(CNN) -- When BlackBerry users in the United Arab Emirates received a text message from their service provider on July 8 instructing them to install an upgrade on their handsets, they had no idea the application also contained software that, according to BlackBerry's maker, would enable third parties to peek at private information on their phones.
Cell phone surveillance software can take control of your smart phone.
Etisalat, the Abu Dhabi-based mobile carrier that deployed the update, has reportedly denied the software was spyware. In a statement issued last month, Etisalat said the upgrade was necessary for "service enhancements'.
But Canadian BlackBerry maker Research in Motion Ltd. said in a statement that "independent sources have concluded that it is possible that the installed software could enable unauthorized access to private or confidential information stored on the user's smartphone."
Etisalat did not respond to CNN's request for an interview.
The UAE incident unleashed a wave of outrage among BlackBerry users in the country as well as brought to light what experts say is growing concern that as mobile phones become more sophisticated, they are also becoming increasingly vulnerable to technological espionage.
"When no one was paying attention, their phones turned into a computer," cyber security expert Charlie Miller told CNN. "These phones have bugs in them and bad guys can take advantage of them and you have to be aware there is a risk here."
At the Black Hat information security conference held last month in Las Vegas, Miller and fellow computer security researcher Collin Mulliner shocked audiences when they revealed how a series of simple text messages can allow someone to hijack Apple's iPhone as well as several other smartphone models with neither the handset's owner or network provider ever knowing.
The virus allows outsiders to send text messages, access web sites, make phone calls as well as turn on a device's camera and microphone, he explained.
"Anything you could do with your phone I could do," said Miller. "And you could be staring at your phone the whole time and nothing happens. It is pretty dangerous."
Within 24 hours of the demonstration, Apple issued a patch to fix the vulnerability. The company also issued a statement noting, "contrary to what's been reported, no one has been able to take control of the iPhone to gain access to personal information using this exploit."
Miller warns that as smartphones and applications to run on them flood the marketplace, new and creative ways to hack into them could soon emerge.
"Who is going to find the next one?" asked Miller. "And are they going to report it? That is the question."
In July a mobile phone worm called "Sexy Space" compromised mobile phones using Symbian software, reportedly enabling hackers to steal phone and network information from devices by luring in victims through a web site that promised pornography.
Security experts have labeled the technology behind the breach as the first step towards a botnet, or group of infected machines, for mobile devices. Almost one out of every 63 smartphones running on Symbian are infected with some form of malware, according to a study from SMobile Systems, a mobile phone security solutions provider.
James Johns, founder of Arizona-based Retina-X Studios, says business has already been on the increase for the cell phone monitoring software his company makes.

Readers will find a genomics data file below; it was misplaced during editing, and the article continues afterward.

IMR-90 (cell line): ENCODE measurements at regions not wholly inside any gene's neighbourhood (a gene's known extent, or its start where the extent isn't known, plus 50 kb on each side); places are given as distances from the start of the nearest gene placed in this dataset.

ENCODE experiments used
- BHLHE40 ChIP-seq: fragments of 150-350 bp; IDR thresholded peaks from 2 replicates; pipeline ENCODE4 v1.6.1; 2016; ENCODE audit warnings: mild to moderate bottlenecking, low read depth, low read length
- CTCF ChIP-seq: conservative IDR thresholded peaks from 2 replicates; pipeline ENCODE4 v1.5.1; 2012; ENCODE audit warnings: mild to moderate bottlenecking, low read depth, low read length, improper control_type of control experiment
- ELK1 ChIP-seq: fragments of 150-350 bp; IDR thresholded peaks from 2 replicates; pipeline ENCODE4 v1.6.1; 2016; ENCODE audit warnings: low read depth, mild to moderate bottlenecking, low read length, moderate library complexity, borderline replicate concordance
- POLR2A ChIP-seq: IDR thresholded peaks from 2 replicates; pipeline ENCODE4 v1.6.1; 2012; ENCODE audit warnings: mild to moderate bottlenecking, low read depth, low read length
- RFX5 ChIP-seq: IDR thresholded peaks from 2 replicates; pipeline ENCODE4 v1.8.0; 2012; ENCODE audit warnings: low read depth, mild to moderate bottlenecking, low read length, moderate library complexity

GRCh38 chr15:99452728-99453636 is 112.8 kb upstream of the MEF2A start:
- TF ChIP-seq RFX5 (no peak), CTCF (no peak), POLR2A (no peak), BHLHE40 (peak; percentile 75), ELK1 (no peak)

The software, which can be purchased and downloaded to a handset directly from the Internet, allows individuals to remotely monitor the text messages, calls and location of the person using the device on which it has been installed.
"It is becoming very popular," Johns told CNN. "The main reason is that most people have smartphones that can be monitored unlike a regular cell phone, which can't really run programs."
Legitimate software open to abuse
While Johns says most of his customers are either parents who want to know more about their children's cell phone activities or spouses hoping to catch a cheating husband or wife, there is always a risk that it could be used for malicious purposes.
"It is up to the user of the software to make sure they follow all laws," said Johns.
"Any technology can be abused. We don't make our software for those intentions, and if we find out that someone is abusing our software, we will work with the police as we have in the past."
Yet despite the growing demand for consumer mobile phone surveillance technology and high profile examples of mobile security breaches via spyware installed by remote sources, other analysts say the there is no need to panic just yet.
"Mobile security threats are real, but they are rare," Jan Volkze, head of global marketing for McAfee Mobile Security, told CNN.
According to Volkze, the risk of handset hacking still remains relatively low mainly because when it comes to cracking mobile phones, the return on investment is simply not worth it.
"This is a huge barrier," said Volkze. "On the PC side it is very easy to extort money from people. It is a multi-billion dollar business. Hackers will only move to the mobile side if they can get more out of it compared to what they have done before."
However as more people start to store more information from their lives on mobile devices, more measures need to be taken to make sure the data is kept secure.
"People should apply the same level of paranoia on their cell phone that they would on their personal computer," said Volkze. "
If there is a text message arriving from an anonymous number saying you just won two weeks free holidays in the Bahamas, you should react to this in the same what you would react to this if you got it in an email. Delete it."
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